Cameron Meyer’s fifth place overall in the Tour of California was a reminder of his potential, and gives Orica-GreenEDGE fans some hope the squad might begin to target stage races, rather than rely on sprinters and Simon Gerrans’ guile.
Last week I had a great discussion on Twitter with some of my fellow contributors to The Roar, and some other knowledgeable cycling fans, about where Australia’s next Grand Tour general classification rider is coming from, and in particular when we should be expecting GreenEDGE’s first real GC rider to emerge.
There was widespread agreement that OGE cannot rely on sprint victories indefinitely, and at some point the team will need to turn its focus to acquiring or developing a Grand Tour contender (or two).
Naming this GC contender proved more difficult.
Australia has a limited pool of proven GC riders, and a larger pool of developing youngsters, most of whom are outstanding time triallists or sprinters.
Cadel Evans’ determined effort to wind back the clock in the Giro d’Italia notwithstanding, his career is clearly closer to the end than the beginning, and he seems happy at BMC for the foreseeable future.
Mick Rogers is also still capable of strong results in stage races, with his second overall in California. But Rogers’ ambitions in Grand Tours while riding for Saxo-Tinkoff are limited to grinding Alberto Contador’s rivals into whimpering submission before saving his energy for the next day.
OGE could do a lot worse than Rogers as an experienced substitute for Stuart O’Grady when he eventually calls it a day, but we’re really looking for young guns to pressure for podium places for the better part of the coming decade.
Richie Porte is clearly going beautifully at Sky, but he will be at Sky for at least another season. When he signed with Sky for 2014, Porte told Cycling Central he didn’t seriously consider a move to OGE because the team is not structured to support a GC rider:
“At the moment it’s not a team where GC is a focus. If I was to go there you’d have to bring a few guys along with you. At this point in my career, I don’t need stress thinking about unknowns, I just want to put my head down and learn the trade and here I can learn it off the best.”
Porte is, of course, absolutely right. OGE is built around sprinters and opportunists. Its Grand Tour strategy relies on a Plan A featuring Matt Goss, and a Plan B featuring repeated attempts to get Pieter Weening into breakaways.
When Goss is lacking form, or is ill (as has been the case in this Giro), the team can look dangerously one-dimensional.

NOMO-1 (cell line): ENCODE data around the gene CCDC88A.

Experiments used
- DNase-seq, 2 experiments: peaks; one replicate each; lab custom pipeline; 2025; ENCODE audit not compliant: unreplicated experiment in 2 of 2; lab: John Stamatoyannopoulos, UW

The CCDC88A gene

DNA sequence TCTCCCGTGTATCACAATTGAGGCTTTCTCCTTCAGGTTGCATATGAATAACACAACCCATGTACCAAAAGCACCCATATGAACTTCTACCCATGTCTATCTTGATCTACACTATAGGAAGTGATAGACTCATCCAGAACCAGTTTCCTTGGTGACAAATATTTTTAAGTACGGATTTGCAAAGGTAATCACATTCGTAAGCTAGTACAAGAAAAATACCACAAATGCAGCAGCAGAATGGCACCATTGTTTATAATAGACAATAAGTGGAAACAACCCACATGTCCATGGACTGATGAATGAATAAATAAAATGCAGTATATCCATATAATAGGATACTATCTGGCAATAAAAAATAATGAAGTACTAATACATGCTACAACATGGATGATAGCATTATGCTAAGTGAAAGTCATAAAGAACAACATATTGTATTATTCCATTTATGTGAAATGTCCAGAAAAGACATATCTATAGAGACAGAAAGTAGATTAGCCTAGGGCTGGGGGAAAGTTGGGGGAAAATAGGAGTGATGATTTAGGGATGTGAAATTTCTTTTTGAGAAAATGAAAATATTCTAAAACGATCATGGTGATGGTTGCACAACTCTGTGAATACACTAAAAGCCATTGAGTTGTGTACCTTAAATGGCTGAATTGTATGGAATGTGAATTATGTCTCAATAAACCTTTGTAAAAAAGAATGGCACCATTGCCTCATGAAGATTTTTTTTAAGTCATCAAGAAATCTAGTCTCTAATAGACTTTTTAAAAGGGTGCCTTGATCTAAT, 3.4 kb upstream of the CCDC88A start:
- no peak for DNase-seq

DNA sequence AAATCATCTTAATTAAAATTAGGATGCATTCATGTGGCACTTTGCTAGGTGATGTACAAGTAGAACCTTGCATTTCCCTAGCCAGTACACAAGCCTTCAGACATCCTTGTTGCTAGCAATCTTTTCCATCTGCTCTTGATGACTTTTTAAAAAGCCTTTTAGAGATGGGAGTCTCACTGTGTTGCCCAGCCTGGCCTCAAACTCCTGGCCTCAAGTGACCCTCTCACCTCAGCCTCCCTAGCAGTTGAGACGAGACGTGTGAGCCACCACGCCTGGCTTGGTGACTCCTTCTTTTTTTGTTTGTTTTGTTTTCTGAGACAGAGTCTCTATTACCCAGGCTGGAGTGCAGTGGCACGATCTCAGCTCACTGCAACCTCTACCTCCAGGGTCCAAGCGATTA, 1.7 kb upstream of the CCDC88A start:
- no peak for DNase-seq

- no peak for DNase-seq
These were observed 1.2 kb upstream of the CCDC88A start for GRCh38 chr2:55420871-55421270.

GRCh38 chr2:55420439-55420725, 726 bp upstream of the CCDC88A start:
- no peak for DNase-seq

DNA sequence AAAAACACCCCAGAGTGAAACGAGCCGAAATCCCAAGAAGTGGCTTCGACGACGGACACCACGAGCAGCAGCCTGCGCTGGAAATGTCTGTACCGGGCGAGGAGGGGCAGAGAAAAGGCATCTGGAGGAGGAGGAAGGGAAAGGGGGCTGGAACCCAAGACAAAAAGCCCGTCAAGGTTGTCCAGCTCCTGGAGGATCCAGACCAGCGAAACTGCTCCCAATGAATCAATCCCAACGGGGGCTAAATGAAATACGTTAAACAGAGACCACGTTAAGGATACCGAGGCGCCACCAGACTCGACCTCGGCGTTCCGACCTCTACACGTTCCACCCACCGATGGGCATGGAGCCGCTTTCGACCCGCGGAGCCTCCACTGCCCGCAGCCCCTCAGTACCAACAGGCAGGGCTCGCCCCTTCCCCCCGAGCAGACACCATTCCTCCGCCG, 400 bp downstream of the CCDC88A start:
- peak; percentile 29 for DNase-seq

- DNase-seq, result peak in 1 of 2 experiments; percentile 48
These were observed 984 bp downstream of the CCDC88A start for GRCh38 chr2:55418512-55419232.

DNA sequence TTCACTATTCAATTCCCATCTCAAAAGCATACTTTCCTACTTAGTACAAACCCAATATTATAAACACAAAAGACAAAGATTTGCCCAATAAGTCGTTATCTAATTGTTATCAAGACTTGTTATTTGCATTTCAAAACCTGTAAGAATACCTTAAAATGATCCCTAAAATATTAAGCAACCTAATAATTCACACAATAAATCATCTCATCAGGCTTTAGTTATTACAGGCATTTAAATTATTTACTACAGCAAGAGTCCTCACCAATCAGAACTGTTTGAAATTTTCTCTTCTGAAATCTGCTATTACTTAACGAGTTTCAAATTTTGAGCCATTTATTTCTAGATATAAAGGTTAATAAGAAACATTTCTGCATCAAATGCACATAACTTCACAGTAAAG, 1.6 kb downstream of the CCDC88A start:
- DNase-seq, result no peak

Weening is a good rider and a capable climber, but he’s not riding for GC. He’s also not Australian (which was one of our original criteria).
The development of sprinters Leigh Howard and Michael Matthews is encouraging, but you don’t take three sprinters to a Grand Tour, and they don’t scratch the GC itch.
So the desire for a more rounded set of goals, and the search for a new home-grown GC rider, is understandable but elusive.
For several years, Cameron Meyer has been widely considered the man most likely.
His track pedigree as multiple world champion; his 2011 victory in the Tour Down Under; a top-ten in Tirreno-Adriatico; dominant performances in national titles; all of these point to a rider capable of taking the next step.
The frustrating factor is there hasn’t been a significant linear improvement in Meyer’s results on the road. A series of injuries (including a nasty-sounding bout of saddle sores requiring surgery earlier this season) undoubtedly hasn’t helped, but that’s a factor for every cyclist.
So Meyer’s fifth place in the Tour of California (I refuse to name its sponsor) was an encouraging sign. Even more so, he was only a handful of seconds away from a podium position.
Watching the OGE Backstage Pass after stage seven of the Tour of California, you can see a steely edge to his eyes: usually relaxed and easy-going, it’s clear Meyer was not happy to relinquish his podium place. This is a good sign.
Meyer’s next stage race is the Tour de Suisse, traditionally a good tune-up for the Tour de France. Another good performance there would get OGE fans salivating for a possible Tour de France ride.
Meyer is now 25, and getting to an age where serious performances are expected. Inevitably, he will be compared with other riders his age, such as Tejay Van Garderen, Rigoberto Uran, Rafal Majka, and Carlos Betancur, all of whom have performed (or are performing) well at Grand Tour level.
Cameron Meyer may or may not turn into Orica-GreenEDGE’s first genuine GC hope, but his performance in California will give his fans reason for optimism.